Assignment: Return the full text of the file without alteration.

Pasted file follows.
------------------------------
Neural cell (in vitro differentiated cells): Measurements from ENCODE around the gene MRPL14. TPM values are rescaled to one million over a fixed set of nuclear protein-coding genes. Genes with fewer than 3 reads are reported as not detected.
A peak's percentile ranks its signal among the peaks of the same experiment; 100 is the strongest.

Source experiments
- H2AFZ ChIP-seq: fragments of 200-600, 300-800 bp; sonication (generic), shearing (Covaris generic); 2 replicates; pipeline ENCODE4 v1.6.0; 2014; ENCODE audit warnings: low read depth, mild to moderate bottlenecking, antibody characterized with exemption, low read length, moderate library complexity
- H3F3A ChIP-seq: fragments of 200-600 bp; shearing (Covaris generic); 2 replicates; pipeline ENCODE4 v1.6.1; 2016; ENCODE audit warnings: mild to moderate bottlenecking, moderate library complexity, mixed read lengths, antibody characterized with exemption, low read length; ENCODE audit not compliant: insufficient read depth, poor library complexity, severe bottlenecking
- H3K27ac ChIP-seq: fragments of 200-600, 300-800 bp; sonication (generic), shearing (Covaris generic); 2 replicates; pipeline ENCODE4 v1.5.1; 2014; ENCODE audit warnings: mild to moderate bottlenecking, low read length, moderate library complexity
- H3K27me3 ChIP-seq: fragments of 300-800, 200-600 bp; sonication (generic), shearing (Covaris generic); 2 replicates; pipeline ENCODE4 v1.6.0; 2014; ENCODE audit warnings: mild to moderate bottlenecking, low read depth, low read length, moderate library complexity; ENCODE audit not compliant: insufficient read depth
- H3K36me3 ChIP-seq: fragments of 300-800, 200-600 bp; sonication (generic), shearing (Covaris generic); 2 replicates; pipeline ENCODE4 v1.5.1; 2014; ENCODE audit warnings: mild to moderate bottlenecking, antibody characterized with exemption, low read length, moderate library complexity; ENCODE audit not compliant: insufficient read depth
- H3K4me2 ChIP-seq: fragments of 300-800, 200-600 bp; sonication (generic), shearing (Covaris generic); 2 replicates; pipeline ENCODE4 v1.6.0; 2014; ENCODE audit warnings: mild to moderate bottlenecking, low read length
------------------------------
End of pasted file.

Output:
Neural cell (in vitro differentiated cells): Measurements from ENCODE around the gene MRPL14. TPM values are rescaled to one million over a fixed set of nuclear protein-coding genes. Genes with fewer than 3 reads are reported as not detected.
A peak's percentile ranks its signal among the peaks of the same experiment; 100 is the strongest.

Source experiments
- H2AFZ ChIP-seq: fragments of 200-600, 300-800 bp; sonication (generic), shearing (Covaris generic); 2 replicates; pipeline ENCODE4 v1.6.0; 2014; ENCODE audit warnings: low read depth, mild to moderate bottlenecking, antibody characterized with exemption, low read length, moderate library complexity
- H3F3A ChIP-seq: fragments of 200-600 bp; shearing (Covaris generic); 2 replicates; pipeline ENCODE4 v1.6.1; 2016; ENCODE audit warnings: mild to moderate bottlenecking, moderate library complexity, mixed read lengths, antibody characterized with exemption, low read length; ENCODE audit not compliant: insufficient read depth, poor library complexity, severe bottlenecking
- H3K27ac ChIP-seq: fragments of 200-600, 300-800 bp; sonication (generic), shearing (Covaris generic); 2 replicates; pipeline ENCODE4 v1.5.1; 2014; ENCODE audit warnings: mild to moderate bottlenecking, low read length, moderate library complexity
- H3K27me3 ChIP-seq: fragments of 300-800, 200-600 bp; sonication (generic), shearing (Covaris generic); 2 replicates; pipeline ENCODE4 v1.6.0; 2014; ENCODE audit warnings: mild to moderate bottlenecking, low read depth, low read length, moderate library complexity; ENCODE audit not compliant: insufficient read depth
- H3K36me3 ChIP-seq: fragments of 300-800, 200-600 bp; sonication (generic), shearing (Covaris generic); 2 replicates; pipeline ENCODE4 v1.5.1; 2014; ENCODE audit warnings: mild to moderate bottlenecking, antibody characterized with exemption, low read length, moderate library complexity; ENCODE audit not compliant: insufficient read depth
- H3K4me2 ChIP-seq: fragments of 300-800, 200-600 bp; sonication (generic), shearing (Covaris generic); 2 replicates; pipeline ENCODE4 v1.6.0; 2014; ENCODE audit warnings: mild to moderate bottlenecking, low read length